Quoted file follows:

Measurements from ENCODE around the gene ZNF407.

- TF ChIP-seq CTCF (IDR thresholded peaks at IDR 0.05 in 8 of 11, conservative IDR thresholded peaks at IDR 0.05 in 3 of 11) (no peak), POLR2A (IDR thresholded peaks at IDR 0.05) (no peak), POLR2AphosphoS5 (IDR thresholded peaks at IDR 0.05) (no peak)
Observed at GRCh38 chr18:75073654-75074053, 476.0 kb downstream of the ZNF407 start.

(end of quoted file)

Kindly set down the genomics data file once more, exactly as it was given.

Measurements from ENCODE around the gene ZNF407.

- TF ChIP-seq CTCF (IDR thresholded peaks at IDR 0.05 in 8 of 11, conservative IDR thresholded peaks at IDR 0.05 in 3 of 11) (no peak), POLR2A (IDR thresholded peaks at IDR 0.05) (no peak), POLR2AphosphoS5 (IDR thresholded peaks at IDR 0.05) (no peak)
Observed at GRCh38 chr18:75073654-75074053, 476.0 kb downstream of the ZNF407 start.